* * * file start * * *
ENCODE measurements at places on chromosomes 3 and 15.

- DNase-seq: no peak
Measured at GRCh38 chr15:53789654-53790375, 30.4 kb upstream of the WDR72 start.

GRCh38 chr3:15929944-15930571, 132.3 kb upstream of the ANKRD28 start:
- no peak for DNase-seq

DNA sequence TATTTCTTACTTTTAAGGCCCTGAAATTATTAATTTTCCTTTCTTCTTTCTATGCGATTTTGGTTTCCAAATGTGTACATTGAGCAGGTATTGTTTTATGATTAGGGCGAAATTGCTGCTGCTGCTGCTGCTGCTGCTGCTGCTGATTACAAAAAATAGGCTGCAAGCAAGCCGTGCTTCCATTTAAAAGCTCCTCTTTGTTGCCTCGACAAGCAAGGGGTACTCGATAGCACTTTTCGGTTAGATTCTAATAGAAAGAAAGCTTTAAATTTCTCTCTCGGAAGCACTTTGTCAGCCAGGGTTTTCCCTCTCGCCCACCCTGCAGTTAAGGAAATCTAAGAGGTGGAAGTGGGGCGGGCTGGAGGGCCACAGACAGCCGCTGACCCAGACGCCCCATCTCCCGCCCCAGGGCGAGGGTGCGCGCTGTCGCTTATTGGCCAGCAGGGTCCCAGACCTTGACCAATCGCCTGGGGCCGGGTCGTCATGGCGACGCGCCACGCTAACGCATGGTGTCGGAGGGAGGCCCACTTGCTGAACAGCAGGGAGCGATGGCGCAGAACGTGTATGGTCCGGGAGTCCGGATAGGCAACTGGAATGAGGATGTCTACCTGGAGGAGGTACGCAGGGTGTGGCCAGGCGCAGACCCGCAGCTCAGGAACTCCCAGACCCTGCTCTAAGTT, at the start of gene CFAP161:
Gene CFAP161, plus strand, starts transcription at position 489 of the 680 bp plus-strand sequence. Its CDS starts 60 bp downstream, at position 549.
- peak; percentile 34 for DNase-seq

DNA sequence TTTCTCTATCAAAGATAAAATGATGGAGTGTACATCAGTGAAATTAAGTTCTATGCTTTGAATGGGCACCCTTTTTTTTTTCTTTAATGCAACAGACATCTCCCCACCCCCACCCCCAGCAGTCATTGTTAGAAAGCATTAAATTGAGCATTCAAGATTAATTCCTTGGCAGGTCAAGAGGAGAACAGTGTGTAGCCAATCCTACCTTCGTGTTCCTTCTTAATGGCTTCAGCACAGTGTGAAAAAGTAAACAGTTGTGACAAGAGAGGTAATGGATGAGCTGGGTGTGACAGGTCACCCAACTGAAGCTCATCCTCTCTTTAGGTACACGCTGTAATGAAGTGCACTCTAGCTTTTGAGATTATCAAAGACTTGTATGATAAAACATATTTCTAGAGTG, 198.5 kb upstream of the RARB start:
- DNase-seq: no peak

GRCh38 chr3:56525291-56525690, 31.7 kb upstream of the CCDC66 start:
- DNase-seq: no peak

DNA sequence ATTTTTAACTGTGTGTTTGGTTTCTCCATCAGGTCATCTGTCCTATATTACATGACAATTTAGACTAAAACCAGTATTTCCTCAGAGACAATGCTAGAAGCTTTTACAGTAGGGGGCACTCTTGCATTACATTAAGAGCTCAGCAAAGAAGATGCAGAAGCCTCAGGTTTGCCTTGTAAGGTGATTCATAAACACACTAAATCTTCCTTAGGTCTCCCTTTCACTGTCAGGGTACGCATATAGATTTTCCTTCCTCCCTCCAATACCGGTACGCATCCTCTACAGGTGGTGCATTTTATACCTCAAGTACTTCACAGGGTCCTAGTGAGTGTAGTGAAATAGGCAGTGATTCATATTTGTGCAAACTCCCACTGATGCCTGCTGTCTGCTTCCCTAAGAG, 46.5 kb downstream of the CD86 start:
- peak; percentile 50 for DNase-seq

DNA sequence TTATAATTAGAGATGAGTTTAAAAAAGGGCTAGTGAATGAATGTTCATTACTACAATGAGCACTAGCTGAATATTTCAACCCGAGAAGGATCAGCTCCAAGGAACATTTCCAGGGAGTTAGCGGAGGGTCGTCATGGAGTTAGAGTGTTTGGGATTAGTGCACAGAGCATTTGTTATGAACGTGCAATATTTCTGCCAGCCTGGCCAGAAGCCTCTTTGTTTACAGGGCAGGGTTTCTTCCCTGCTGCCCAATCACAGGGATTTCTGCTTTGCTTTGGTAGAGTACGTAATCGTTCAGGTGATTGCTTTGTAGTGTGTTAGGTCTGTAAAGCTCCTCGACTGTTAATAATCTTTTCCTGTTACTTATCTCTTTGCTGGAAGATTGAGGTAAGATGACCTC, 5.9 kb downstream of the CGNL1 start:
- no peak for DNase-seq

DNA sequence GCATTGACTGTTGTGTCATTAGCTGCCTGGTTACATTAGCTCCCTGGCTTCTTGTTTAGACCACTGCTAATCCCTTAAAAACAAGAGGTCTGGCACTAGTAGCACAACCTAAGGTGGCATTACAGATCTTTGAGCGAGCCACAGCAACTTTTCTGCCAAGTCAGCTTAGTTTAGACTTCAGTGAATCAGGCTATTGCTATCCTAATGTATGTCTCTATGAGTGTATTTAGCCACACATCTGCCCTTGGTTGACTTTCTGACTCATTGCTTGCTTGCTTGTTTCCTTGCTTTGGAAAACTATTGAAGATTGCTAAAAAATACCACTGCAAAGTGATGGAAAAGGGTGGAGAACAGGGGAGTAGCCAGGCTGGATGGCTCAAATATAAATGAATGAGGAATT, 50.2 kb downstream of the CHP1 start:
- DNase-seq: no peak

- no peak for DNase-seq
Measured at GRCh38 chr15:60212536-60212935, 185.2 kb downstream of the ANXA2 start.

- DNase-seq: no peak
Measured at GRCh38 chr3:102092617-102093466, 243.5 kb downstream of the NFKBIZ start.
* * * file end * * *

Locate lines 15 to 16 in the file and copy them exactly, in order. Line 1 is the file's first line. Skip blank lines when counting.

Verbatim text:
DNA sequence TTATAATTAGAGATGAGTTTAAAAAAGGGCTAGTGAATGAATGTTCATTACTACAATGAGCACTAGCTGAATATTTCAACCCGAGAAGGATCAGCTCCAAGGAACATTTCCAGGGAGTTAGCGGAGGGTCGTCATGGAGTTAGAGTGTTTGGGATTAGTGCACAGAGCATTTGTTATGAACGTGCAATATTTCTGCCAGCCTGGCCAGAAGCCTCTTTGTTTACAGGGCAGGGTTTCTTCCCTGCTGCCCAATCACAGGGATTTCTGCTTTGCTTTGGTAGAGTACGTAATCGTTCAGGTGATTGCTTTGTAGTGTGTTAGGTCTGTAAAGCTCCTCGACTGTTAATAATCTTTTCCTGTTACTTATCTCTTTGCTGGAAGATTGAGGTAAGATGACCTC, 5.9 kb downstream of the CGNL1 start:
- no peak for DNase-seq